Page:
As part of a growing global project called Design Against Trafficking, North Dakota is joining cities such as Minneapolis, Los Angeles and Cebu City, Philippines, in the initiative titled “When Places Speak” to exhibit hyperlocal spaces. through photography.
âSeven or eight years ago, it was the first time that I realized that sex trafficking was actually happening where I lived. I always thought it was happening elsewhere, âexplains Tasoulla Hadjiyanni, founder of Design Against Trafficking.
The interior design professor at the University of Minnesota was inspired to explore how design can be used to combat trafficking and raise awareness about the subject.
âIt allows people to envision and immerse themselves in thinking about what it means to be a victim of trafficking,â she says.
Tasoulla Hadjiyanni developed the global Design Against Trafficking project to raise awareness about sex trafficking through photography. Special at the Forum
It can be as ominous as an empty street on a pitch black night or as simple as an open door in the entrance to a nestled building – photos are meant to open at the door for people to imagine these things being. produce in their own towns and cities.
âWe have a huge demand for sex in our state. We also have a huge demand for labor, âsays Melissa Kaiser, who works with the North Dakota Human Trafficking Task Force to help victims of trafficking and educate the public.
Over the past three years, the group has helped more than 381 victims of sex trafficking, including 89 children, according to the exhibit.
Inside the NDSU gallery, visitors to the âWhen Places Speakâ exhibit walk through an architectural wooden portal at the entrance and see images that represent high-risk places for girls and young women. from the community.
“Some of these images don’t relate to specific places – they speak of the idea of ââthe communities that come together in those spaces,” says Anthony Faris, gallery coordinator and curator of collections at NDSU.
“When Places Speak” places viewers in the driver’s seat as they navigate the roads that lead to human trafficking and the deeply rooted issues that exist in people’s lives while exploring the design of spaces where these communities come together. NDSU Memorial Union Gallery / Special at the Forum
Information panels veiled in white fabrics invite viewers to interact more with the photographs, asking questions about how design can address situations that can lead to exploitation of vulnerable populations.
The exhibit also features quotes from a 2019 report by North Dakota Attorney General’s Human Trafficking Commission, offering a heart-wrenching tale of a woman’s life in the nefarious industry.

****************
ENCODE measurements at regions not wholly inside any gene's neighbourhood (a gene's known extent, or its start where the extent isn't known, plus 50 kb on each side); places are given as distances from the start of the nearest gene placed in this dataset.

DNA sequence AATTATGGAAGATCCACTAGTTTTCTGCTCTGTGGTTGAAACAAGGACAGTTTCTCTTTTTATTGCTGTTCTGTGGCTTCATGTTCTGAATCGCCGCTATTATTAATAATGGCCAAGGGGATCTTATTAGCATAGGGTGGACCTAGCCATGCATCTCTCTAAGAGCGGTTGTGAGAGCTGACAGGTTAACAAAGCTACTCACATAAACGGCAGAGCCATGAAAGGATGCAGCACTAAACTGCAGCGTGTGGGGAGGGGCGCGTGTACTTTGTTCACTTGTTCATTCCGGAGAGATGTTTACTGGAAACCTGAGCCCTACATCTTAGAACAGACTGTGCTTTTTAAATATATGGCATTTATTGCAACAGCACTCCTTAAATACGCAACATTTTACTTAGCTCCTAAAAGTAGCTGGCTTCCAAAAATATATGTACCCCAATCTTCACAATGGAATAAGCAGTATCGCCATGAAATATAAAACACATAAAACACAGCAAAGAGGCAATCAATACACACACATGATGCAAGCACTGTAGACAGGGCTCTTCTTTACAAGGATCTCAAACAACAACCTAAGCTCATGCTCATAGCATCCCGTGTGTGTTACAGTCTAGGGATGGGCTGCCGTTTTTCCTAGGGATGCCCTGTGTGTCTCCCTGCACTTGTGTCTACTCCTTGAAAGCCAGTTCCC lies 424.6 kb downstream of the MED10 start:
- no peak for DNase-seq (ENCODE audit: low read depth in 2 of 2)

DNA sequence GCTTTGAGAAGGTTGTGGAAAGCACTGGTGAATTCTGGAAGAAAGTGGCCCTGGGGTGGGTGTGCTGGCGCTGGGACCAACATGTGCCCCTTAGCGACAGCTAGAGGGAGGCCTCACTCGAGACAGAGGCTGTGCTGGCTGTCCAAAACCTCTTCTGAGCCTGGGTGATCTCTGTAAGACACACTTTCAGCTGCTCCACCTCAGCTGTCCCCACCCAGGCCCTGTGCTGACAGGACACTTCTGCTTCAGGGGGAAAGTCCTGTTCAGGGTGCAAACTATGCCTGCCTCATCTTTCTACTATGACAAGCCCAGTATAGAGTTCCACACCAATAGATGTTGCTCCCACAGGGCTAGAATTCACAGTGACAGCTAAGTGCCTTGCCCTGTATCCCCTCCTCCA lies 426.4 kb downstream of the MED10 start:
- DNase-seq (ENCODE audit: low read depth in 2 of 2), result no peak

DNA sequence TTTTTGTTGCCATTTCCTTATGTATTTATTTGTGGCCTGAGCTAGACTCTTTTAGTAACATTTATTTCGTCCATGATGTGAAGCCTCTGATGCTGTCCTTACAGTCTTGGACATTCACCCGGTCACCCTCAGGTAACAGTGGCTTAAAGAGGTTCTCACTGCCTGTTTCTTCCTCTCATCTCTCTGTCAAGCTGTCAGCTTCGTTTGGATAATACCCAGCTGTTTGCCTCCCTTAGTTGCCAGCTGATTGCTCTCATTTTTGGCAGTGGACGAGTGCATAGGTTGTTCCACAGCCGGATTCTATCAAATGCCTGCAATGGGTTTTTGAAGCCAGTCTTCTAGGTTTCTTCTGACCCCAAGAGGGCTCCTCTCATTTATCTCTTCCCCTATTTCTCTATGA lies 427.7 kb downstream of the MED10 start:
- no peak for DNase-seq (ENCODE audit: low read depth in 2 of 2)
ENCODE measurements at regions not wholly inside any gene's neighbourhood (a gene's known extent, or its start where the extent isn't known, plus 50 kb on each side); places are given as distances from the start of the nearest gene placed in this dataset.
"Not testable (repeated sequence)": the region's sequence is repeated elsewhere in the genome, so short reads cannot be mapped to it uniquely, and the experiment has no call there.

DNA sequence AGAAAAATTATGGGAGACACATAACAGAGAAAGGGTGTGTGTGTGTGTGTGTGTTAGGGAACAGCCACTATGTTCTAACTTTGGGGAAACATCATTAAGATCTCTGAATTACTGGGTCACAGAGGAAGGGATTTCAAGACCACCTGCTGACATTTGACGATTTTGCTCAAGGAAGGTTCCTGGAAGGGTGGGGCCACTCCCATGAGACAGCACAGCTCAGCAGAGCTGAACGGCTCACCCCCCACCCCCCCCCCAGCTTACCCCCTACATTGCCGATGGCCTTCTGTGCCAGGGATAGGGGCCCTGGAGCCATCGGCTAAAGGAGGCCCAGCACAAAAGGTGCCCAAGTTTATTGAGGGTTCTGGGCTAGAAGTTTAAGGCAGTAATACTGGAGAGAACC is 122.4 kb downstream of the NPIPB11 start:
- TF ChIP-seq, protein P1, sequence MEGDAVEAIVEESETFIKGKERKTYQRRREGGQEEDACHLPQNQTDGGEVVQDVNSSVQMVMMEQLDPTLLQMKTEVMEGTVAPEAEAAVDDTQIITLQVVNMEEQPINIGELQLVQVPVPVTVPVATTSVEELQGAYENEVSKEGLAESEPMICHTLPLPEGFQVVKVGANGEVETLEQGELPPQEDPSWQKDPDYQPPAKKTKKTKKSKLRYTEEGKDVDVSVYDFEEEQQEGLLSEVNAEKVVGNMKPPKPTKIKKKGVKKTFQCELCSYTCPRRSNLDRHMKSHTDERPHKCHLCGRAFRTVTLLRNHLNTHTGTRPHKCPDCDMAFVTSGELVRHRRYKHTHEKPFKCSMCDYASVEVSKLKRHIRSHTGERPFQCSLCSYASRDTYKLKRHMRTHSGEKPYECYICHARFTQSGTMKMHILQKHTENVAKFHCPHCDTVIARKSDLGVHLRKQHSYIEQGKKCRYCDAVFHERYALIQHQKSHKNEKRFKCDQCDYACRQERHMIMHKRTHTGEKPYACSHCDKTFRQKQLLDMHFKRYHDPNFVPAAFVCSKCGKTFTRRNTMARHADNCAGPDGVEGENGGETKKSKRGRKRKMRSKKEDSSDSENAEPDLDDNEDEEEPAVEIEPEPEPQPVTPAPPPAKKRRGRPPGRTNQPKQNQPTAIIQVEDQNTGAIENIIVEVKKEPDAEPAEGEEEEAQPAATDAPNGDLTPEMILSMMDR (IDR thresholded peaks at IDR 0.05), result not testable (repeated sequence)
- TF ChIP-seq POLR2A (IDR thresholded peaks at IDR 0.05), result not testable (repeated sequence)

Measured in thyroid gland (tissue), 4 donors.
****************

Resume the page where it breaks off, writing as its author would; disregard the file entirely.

Growing up on the Turtle Mountain Reservation, the anonymous subject’s life changed forever when, at the age of 6, she was sexually assaulted and sold to other men by her father and grandfather. After her journey through unthinkable circumstances until her escape from the trade, the tale hits home as viewers take the photos as well.
âPhotographs are documents, aren’t they, they are a document of a space. But when they all come together you start to build relationships, which I think happens with art, âsays Faris.
Human trafficking, the subject of a new exhibit at North Dakota State University, involves promotion, recruitment, transportation, transfer, harboring, inducement, provision, l ‘obtaining or receiving a person by any means whatsoever to force a person to engage in sexual acts or forced labor services. NDSU Memorial Union Gallery / Special at the Forum
The ties that brought “When Places Speak” to the region date back two years, when interior design professor Hadjyanni gave the keynote address at NDSU Design Week in 2019.
Since then, Hadjyanni has worked with Faris and NDSU Interior Design Program Director Susan Ray-Degges to bring the project to the region.
âWe can’t solve everything with design solutions, but we can start looking at (spaces) in a different way and start educating the public as well as the design profession in our community,â says Ray-Degges.
âWhen Places Speakâ was funded by a grant from the Alex Stern Family Foundation.
If you or someone you know is a victim of sex or labor trafficking, contact the National Human Trafficking Hotline at 1-888-373-7888, or locate your regional browser in trafficking in human beings by visiting ndhttf.org. Call 911 in an emergency.
What: “When places speak”
Or: North Dakota State University Memorial Union Gallery, 1401 Administration Ave., Fargo
When: exhibited until February 25 (open weekdays 9 a.m. to 5 p.m.); a gallery reception will be held at 5 p.m. on February 24
Visit “When Places Speak” at the Memorial Union Gallery at North Dakota State University weekdays 9 am to 5 pm. NDSU Memorial Union Gallery / Special for the forum
This article is part of a content partnership with The Arts Partnership, a non-profit organization that cultivates the arts in Fargo, Moorhead and West Fargo. For more information, visit http://theartspartnership.net.